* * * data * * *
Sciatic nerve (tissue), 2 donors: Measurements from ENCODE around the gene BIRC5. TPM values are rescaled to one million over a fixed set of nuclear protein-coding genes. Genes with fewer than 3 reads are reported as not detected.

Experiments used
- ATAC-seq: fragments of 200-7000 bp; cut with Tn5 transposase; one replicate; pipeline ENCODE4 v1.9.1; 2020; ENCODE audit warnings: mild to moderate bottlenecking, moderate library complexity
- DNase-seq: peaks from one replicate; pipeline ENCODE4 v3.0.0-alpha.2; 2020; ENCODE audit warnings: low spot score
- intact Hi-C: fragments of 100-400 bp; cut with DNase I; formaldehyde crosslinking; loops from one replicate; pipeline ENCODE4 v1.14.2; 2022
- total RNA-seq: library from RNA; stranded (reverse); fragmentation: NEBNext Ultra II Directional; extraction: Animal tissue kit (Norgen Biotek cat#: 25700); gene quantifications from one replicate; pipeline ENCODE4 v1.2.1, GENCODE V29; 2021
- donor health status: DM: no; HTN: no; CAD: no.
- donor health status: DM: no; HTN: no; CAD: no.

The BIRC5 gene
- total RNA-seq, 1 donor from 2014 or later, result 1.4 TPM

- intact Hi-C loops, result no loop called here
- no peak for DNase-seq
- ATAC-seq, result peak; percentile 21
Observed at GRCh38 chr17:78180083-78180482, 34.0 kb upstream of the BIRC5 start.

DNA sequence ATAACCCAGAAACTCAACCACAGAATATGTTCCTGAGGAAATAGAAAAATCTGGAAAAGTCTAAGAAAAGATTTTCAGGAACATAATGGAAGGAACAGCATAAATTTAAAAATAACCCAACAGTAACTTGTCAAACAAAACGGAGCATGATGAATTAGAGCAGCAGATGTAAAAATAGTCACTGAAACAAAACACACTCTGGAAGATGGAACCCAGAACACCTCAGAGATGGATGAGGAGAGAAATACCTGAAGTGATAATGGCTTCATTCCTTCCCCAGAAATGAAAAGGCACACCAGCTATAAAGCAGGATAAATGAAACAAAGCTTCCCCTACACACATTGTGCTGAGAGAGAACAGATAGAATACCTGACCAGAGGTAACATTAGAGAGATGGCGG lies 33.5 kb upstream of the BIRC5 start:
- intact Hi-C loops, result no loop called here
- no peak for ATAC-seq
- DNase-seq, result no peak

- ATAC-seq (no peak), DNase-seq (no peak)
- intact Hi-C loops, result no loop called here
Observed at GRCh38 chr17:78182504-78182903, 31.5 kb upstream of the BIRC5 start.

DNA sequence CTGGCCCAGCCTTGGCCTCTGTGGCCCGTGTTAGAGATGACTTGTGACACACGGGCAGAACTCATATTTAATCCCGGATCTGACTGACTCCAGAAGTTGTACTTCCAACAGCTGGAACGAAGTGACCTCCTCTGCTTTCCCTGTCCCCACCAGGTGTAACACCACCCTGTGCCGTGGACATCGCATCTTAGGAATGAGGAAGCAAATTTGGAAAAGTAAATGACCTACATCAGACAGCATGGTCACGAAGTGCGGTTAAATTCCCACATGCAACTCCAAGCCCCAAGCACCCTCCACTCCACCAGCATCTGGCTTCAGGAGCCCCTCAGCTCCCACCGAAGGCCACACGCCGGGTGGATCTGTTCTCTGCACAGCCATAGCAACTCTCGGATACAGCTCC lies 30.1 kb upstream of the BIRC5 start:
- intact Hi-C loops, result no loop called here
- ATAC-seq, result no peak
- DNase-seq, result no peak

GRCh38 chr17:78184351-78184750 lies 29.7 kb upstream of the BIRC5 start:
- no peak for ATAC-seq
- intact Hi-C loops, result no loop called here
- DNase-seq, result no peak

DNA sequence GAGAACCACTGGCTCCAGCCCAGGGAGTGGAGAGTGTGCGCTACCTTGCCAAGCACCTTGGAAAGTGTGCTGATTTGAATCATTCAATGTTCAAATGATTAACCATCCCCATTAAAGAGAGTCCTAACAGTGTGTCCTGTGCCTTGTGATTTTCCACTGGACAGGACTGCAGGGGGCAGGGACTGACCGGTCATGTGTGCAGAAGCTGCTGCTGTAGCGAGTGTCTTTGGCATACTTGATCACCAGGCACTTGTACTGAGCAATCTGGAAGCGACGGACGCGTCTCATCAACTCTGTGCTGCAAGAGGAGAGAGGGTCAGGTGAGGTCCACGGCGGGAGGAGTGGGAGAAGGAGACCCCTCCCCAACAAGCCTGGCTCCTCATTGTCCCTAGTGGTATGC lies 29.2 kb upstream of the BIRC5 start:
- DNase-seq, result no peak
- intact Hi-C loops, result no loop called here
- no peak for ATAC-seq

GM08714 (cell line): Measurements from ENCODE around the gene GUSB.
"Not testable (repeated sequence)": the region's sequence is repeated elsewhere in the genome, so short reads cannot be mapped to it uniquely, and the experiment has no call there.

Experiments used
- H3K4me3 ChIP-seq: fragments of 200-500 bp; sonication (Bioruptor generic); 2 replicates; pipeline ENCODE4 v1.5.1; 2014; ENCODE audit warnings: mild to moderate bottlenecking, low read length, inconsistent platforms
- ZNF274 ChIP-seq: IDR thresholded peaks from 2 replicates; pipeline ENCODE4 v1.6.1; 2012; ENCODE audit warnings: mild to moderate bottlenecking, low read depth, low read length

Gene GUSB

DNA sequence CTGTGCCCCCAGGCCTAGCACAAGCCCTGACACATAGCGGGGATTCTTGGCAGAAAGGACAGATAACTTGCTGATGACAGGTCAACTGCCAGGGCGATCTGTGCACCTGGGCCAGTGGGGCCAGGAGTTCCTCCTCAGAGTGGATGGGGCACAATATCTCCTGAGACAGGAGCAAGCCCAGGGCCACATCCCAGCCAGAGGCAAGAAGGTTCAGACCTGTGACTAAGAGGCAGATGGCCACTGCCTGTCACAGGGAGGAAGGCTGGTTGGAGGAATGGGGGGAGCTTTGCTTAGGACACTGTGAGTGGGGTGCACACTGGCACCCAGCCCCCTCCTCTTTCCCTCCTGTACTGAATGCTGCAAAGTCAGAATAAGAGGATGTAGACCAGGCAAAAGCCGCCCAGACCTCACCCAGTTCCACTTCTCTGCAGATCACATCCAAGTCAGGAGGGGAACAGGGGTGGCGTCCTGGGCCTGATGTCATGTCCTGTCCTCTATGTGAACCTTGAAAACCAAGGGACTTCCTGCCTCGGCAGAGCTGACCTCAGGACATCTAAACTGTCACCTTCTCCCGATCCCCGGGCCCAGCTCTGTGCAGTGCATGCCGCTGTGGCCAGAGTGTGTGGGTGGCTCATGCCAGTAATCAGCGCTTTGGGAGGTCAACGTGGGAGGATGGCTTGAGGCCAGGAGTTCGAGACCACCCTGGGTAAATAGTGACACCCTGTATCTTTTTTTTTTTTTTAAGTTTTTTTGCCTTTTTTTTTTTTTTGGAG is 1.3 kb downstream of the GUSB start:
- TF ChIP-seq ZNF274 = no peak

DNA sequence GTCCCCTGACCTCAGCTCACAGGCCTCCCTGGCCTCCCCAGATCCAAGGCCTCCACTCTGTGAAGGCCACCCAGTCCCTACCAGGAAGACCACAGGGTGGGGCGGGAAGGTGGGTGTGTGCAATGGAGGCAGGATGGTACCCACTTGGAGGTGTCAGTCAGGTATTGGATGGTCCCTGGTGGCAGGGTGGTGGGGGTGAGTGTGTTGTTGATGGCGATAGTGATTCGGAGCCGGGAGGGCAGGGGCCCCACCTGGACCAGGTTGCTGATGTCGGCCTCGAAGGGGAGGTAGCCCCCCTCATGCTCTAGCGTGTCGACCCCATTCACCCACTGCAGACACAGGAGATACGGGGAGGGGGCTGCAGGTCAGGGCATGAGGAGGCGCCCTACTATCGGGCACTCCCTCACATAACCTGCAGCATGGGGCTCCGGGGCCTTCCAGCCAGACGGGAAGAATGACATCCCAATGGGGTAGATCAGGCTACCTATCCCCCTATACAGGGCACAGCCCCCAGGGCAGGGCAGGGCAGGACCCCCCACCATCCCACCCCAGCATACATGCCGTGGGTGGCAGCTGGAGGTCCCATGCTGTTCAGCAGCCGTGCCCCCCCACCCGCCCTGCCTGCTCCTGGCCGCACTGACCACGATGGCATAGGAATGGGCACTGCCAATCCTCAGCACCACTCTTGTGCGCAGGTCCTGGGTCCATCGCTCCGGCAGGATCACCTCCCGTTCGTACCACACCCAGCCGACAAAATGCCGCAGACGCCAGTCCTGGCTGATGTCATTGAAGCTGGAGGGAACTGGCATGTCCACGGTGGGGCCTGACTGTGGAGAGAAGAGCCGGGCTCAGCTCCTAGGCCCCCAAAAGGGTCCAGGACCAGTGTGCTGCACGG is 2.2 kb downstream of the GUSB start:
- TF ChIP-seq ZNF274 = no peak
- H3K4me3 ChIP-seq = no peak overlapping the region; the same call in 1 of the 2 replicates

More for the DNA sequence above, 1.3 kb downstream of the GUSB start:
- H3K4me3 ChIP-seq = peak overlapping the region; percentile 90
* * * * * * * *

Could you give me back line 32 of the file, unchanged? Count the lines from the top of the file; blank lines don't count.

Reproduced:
- intact Hi-C loops, result no loop called here